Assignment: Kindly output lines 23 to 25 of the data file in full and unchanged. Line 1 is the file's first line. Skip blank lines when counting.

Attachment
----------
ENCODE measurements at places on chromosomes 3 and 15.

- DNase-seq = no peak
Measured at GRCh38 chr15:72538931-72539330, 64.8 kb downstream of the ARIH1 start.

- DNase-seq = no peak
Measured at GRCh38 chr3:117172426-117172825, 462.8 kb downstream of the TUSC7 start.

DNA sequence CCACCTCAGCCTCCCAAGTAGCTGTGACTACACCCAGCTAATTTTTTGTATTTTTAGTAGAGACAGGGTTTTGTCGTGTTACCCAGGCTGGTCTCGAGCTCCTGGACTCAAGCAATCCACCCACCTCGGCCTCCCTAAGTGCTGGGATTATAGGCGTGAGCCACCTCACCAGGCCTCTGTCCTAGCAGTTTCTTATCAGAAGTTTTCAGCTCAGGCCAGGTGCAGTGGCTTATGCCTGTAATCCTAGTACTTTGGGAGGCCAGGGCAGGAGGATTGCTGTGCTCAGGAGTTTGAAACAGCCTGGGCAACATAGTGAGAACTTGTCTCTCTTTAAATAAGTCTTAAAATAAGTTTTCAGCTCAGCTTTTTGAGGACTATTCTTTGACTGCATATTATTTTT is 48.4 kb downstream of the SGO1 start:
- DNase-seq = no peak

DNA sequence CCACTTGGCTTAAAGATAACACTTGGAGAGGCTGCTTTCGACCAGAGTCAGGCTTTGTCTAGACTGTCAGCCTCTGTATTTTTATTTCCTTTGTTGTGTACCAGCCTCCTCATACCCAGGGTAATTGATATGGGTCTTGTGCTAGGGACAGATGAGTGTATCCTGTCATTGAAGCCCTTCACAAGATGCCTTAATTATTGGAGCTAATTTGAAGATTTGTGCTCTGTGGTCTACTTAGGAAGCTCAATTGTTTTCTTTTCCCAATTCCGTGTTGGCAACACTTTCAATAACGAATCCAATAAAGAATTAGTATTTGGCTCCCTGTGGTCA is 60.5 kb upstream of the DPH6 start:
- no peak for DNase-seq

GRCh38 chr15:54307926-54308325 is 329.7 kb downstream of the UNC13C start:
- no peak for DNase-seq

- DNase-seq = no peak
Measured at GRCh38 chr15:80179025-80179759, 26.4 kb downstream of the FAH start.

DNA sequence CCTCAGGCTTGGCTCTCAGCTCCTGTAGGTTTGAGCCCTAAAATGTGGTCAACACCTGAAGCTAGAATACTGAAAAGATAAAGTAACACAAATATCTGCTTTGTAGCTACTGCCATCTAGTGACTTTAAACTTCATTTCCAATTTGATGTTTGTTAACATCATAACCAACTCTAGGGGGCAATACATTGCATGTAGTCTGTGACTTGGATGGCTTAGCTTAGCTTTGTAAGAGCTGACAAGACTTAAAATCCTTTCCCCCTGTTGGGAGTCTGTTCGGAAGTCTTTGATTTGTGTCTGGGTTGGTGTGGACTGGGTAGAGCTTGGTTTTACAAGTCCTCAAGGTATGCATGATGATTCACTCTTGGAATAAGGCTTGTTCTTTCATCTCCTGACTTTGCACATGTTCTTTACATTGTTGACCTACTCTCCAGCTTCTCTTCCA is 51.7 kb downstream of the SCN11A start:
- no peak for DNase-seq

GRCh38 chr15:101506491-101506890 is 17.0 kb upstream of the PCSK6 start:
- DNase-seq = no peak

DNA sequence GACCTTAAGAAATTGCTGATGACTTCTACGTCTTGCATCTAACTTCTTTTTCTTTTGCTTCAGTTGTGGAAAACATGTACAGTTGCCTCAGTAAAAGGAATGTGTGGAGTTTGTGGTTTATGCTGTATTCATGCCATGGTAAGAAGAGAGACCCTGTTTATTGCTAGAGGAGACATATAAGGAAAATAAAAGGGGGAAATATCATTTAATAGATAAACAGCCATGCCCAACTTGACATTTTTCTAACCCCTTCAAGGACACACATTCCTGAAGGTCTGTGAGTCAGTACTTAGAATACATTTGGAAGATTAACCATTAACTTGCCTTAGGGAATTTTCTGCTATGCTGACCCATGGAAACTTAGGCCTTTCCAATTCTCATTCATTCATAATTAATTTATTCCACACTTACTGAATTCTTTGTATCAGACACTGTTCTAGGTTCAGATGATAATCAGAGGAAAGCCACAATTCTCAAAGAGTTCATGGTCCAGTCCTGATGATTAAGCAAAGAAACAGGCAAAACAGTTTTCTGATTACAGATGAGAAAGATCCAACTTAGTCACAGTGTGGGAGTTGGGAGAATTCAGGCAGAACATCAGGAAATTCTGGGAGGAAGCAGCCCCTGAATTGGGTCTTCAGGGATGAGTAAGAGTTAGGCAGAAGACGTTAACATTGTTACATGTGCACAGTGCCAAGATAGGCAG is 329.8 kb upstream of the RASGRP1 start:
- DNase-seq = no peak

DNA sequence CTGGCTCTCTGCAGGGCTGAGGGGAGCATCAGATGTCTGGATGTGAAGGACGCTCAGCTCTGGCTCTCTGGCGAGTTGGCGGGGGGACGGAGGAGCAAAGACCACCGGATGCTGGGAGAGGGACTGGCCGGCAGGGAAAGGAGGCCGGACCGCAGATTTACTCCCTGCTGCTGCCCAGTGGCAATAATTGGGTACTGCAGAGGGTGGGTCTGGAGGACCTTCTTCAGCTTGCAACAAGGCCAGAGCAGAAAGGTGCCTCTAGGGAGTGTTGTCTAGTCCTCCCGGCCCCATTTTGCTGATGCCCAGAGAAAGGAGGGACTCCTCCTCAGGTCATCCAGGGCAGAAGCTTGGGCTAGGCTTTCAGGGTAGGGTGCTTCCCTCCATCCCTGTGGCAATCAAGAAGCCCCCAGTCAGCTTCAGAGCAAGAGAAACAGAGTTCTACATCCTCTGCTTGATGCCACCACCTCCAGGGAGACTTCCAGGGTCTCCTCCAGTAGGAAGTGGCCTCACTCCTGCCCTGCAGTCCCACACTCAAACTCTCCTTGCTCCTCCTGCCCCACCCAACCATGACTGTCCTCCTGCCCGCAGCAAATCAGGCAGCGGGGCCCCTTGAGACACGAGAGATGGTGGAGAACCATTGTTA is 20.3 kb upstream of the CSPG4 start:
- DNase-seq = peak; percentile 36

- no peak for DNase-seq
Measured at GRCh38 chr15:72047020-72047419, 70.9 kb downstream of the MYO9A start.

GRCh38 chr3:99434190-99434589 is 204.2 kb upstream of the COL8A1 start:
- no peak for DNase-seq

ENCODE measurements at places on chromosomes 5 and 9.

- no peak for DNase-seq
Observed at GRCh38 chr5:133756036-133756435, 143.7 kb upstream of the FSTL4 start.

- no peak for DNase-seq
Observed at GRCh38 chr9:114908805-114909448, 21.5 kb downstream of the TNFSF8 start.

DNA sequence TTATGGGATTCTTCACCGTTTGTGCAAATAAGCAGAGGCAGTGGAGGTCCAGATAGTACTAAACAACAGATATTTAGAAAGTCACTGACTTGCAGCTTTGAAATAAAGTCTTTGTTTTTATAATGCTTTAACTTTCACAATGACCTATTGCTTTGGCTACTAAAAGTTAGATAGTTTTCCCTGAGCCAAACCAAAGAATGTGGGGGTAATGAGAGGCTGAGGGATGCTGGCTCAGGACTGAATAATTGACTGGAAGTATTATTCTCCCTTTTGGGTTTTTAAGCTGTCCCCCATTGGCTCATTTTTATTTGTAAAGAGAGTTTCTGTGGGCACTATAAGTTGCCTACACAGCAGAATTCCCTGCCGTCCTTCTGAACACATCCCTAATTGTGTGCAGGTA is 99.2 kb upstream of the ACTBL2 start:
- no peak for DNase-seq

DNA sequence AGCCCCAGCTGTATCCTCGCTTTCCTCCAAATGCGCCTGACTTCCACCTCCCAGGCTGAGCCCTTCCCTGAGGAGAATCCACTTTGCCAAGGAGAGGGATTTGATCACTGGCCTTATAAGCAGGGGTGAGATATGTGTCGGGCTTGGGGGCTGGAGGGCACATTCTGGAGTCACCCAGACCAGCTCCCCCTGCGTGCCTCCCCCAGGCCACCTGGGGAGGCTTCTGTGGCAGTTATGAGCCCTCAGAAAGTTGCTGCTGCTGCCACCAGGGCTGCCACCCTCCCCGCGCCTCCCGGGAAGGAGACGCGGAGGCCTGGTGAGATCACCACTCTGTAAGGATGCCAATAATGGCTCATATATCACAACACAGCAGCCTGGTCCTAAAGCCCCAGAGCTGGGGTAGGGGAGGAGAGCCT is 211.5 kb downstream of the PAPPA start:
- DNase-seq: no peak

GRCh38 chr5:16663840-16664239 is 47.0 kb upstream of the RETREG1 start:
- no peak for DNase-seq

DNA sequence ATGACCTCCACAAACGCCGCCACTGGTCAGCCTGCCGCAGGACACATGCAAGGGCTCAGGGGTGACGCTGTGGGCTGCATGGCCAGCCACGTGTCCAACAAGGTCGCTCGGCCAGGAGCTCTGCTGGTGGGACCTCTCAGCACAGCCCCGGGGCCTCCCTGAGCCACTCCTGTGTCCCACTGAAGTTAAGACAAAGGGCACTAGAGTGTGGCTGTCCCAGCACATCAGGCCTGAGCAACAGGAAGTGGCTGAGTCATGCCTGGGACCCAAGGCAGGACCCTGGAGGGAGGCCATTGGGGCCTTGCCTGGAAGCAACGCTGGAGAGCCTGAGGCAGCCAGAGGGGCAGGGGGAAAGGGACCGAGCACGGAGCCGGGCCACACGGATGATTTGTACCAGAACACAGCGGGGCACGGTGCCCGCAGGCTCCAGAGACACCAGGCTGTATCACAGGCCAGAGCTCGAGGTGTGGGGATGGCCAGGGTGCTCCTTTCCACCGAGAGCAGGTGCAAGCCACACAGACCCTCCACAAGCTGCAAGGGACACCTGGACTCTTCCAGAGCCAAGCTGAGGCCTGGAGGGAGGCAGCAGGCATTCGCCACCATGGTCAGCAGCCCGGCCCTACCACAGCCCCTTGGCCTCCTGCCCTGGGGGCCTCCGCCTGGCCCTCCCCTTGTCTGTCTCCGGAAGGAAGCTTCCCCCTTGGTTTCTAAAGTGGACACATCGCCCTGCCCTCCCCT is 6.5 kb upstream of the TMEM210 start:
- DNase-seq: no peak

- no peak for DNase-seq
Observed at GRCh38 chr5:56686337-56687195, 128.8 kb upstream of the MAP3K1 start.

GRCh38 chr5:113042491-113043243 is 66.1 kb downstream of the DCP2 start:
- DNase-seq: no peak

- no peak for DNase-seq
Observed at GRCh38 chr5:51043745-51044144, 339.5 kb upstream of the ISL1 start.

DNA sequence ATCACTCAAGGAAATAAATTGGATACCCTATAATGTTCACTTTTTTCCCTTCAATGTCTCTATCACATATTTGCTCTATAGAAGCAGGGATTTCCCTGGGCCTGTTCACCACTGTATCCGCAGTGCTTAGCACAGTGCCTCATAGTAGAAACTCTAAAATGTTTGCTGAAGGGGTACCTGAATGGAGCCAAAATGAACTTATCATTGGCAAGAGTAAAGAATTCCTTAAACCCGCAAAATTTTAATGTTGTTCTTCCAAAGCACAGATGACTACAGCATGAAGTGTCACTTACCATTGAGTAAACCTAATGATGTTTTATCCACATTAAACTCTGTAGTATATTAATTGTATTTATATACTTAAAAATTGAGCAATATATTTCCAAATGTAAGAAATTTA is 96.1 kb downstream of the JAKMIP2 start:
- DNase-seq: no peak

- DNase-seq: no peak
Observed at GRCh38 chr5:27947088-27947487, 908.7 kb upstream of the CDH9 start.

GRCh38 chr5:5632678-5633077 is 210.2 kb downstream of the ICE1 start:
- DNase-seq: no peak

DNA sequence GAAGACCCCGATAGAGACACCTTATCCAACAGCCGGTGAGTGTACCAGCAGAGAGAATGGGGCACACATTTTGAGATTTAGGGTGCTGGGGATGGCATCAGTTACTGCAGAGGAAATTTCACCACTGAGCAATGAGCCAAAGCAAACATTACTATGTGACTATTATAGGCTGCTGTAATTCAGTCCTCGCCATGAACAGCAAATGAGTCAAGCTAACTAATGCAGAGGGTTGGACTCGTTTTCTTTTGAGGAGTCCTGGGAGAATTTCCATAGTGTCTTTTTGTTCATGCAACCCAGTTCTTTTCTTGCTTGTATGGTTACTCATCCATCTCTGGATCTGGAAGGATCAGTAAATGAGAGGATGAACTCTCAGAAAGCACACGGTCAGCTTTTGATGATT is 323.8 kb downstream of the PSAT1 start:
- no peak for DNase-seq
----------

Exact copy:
Measured at GRCh38 chr15:72047020-72047419, 70.9 kb downstream of the MYO9A start.

GRCh38 chr3:99434190-99434589 is 204.2 kb upstream of the COL8A1 start:
- no peak for DNase-seq